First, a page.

The sign in the picture has significance. Well significance to ultra runners anyway. Or more specifically ultra runners taking part in the Country to Capital at least (which takes place in January in case you’re tempted). The sign signals a left turn that takes you into central London. Miss it and you’re heading for Slough instead of Little Venice, and the only way back is to retrace your steps. And despite the fact there is a sign there’s always a few runners who miss it and end up clocking up a lot of extra miles.

I’ve been running ultra races for the last four or five years now. Normally in the forty to fifty mile range, mostly off road and requiring a fair amount of map reading and navigation. Having got lost several times in races, I can attest that there is little more dispiriting than slogging it out in the dark, tired to the core, frozen by rain, lugging the certain knowledge that had I not made a mistake I would be long finished, showered, and nursing a hot mug of tea.

Having recently helped a client address a significant – twelve month – wrong turn with their CRM implementation, I can also attest that the pain and frustration is very much the same. In fact the basic principles of avoiding mistakes in ultra races and CRM implementations are pretty similar:

Carry a map and understand where you are on it – the key to not getting lost is to carry a map and more importantly understand where you are on it. From a CRM perspective – if it’s not torturing the analogy too much – this equates to the importance of the detailed business and functional and requirements document and managing the CRM project around it.

Resist the herd mentality – the most common source of my map reading mistakes is when I make the mistaken assumption the runner in front knows where they’re going. I’ve learnt over time to trust my own judgement, but it never ceases to amaze me how often whole packs of runners will suddenly plunge off in the wrong direction. In a CRM setting, it’s easy to do the wrong thing if enough people tell you it’s right, but I’ve seen organisations get themselves in deep trouble as a result.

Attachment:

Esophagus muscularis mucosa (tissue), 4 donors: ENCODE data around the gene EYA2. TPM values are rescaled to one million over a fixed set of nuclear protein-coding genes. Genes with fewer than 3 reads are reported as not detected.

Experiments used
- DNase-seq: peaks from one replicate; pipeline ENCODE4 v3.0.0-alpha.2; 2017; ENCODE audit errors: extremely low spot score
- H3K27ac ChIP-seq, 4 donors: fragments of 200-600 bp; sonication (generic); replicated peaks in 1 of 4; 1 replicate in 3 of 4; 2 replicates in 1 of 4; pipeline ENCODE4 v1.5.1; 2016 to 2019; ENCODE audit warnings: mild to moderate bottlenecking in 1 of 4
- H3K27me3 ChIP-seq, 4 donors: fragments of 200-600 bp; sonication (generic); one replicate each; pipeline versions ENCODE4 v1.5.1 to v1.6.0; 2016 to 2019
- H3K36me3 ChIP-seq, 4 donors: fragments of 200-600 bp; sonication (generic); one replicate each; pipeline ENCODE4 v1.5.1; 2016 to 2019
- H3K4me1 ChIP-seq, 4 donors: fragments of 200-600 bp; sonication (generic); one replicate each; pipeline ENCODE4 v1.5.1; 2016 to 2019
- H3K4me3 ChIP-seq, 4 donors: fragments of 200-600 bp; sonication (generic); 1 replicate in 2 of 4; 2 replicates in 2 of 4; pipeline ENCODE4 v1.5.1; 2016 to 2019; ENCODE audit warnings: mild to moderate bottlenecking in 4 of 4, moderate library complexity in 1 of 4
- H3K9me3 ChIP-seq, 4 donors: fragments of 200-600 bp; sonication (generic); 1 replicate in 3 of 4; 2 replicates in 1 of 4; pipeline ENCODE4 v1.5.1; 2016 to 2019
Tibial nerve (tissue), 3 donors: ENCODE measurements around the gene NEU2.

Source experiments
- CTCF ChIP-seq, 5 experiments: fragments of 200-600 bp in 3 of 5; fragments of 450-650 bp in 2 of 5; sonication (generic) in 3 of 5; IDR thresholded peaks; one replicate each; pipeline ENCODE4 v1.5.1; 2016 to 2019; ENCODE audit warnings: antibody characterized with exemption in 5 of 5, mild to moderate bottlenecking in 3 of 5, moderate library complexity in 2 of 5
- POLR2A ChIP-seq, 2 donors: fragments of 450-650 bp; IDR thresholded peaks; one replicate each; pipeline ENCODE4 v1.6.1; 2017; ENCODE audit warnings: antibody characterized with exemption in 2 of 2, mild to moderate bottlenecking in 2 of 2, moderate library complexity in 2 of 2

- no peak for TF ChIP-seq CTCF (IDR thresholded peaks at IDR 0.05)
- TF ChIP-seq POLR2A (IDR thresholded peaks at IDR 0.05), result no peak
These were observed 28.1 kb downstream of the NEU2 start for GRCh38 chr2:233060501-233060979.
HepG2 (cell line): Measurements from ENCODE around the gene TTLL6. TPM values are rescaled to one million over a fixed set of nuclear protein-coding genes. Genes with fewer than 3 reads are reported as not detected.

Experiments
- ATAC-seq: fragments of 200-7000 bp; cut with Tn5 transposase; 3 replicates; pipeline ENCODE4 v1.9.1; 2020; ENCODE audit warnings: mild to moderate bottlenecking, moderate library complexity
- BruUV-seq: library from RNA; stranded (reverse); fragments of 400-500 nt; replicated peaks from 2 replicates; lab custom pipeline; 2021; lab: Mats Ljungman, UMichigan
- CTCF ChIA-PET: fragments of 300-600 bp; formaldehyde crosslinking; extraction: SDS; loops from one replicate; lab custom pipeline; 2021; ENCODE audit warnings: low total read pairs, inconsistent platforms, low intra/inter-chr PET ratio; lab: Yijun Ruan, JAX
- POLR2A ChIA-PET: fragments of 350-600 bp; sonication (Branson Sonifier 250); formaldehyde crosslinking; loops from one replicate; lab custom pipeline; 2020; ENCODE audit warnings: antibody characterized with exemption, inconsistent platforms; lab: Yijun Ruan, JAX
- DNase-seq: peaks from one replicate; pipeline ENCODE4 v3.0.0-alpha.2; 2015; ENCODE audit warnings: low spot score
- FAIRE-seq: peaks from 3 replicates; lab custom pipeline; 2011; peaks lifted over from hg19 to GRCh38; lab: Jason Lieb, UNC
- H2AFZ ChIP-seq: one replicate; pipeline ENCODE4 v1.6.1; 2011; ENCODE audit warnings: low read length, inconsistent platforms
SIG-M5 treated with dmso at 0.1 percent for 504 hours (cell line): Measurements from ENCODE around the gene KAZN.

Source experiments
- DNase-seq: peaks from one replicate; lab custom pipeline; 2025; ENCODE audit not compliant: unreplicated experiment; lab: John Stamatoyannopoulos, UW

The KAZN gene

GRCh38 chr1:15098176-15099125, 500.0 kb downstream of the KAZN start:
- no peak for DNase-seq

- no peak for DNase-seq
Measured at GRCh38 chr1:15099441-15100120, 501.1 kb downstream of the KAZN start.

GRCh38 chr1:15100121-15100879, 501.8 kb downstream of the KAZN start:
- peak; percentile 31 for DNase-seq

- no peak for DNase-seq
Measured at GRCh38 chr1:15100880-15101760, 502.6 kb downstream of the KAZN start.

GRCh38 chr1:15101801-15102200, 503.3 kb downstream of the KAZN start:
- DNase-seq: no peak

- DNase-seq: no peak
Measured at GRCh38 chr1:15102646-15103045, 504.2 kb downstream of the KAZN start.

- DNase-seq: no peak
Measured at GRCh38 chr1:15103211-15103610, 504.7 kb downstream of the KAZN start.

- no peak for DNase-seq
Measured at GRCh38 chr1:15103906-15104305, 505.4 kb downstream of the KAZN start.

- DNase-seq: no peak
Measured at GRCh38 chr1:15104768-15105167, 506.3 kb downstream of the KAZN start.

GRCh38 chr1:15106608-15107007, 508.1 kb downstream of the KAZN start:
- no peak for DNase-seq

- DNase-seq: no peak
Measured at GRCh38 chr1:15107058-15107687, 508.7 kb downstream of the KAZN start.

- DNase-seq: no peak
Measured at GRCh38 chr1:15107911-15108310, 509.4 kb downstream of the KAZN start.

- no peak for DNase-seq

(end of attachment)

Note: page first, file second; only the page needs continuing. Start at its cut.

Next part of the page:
If you’re not certain you’re right, take the time to check – in can be tempting in a race setting not to slow to check the map when you’re not 100% sure, but this can be a bad mistake. During a CRM implementation, with the constant pressure of looming deadlines, it’s easy to rush decisions that later prove very costly.

If you make a mistake, limit your losses – having selected the wrong fork in the trail it’s sometimes tempting to plough on regardless, perhaps hoping that somehow you’re not wrong after all, or that the trail will miraculously change direction and join back with the right path. This rarely happens of course – the further you head down the wrong route the further you have to come back again. In the CRM implementation world it’s easy to make mistakes, and then compound them by not addressing them soon enough. If you think you’ve gone wrong, it’s generally better to acknowledge the mistake early and take quick remedial action.

Not all decisions in a CRM implementation are well signposted unfortunately, and the consequences of wrong turns can be huge delays and vastly increased costs. Some organisations simply refuse to acknowledge the error and pretend the destination they reached by travelling on the wrong path was the one they intended all along, and live with a watered down version of the original vision. The simplest answer is often to get independent advice – the equivalent to asking the well informed local when you’re in unfamiliar territory. Pausing to ask for directions might add a little delay, but nothing compared to making the wrong decision.

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